ESS 101 Introduction to Geology and Societal Impacts (5) SSc/NScIntroduction to the processes, materials and structures that shape Earth. Emphasizes the dynamic nature of the earth's tectonic system and its relationship to physical features, volcanism, earthquakes, minerals and rocks and geologic structures. The course emphasizes the intrinsic relationship between human societies and geologic processes, hazards and resources. Not open for credit to students who have taken ESS 210. Optional field trips. Prerequisite: No prerequisite classes required. Offered: AWSpS.View course details in MyPlan: ESS 101

ESS 305 Geology of the National Parks (5) NScReviews a wide range of fundamental geological processes, using North American parks and monuments as examples of natural laboratories. Includes plate-tectonic history, volcanism, mountain-building, and glacial, fluvial, and a host of other geomorphic forces as preserved in geologic exposures of National Parks. Prerequisite: either ESS 101, ESS 105, ESS 210, ESS 211, or ESS 212.View course details in MyPlan: ESS 305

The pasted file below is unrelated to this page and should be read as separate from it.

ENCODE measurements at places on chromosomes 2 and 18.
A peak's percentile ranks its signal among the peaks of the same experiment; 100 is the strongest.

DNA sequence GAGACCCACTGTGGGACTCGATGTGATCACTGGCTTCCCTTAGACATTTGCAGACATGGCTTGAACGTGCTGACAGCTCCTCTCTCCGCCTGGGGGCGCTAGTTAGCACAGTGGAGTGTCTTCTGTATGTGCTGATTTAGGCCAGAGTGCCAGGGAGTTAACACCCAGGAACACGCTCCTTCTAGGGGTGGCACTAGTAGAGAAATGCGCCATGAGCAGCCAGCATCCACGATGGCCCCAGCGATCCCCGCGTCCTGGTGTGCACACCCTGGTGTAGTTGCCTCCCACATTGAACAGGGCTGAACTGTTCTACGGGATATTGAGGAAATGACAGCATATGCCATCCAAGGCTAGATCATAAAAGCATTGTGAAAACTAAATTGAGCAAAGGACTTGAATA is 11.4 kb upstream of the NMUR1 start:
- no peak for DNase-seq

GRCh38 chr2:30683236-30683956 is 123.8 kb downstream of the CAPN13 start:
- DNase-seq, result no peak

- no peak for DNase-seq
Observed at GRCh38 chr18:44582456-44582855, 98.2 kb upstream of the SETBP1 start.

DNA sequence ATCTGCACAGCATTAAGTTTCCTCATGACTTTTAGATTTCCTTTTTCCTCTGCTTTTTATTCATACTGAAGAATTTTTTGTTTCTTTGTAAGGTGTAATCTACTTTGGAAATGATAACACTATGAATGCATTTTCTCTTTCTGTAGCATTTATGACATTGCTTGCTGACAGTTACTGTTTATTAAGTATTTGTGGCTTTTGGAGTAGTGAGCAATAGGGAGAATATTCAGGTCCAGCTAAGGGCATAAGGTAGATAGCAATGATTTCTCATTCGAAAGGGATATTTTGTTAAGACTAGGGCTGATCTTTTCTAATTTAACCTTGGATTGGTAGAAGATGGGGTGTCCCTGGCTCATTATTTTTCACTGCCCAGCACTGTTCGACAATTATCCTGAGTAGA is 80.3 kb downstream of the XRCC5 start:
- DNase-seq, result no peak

ESS 315 Environmental Earth Science (5) NScAnalysis of geologic constraints upon human activity and the environmental consequences of such activity. Topics include hillslope processes, fluvial and groundwater processes, earthquake and volcanic hazards, and environmental aspects of deforestation and atmospheric pollution. Prerequisite: either ESS 101, ESS 105, ESS 210, ESS 211, or ESS 212. Offered: jointly with ENVIR 313.View course details in MyPlan: ESS 315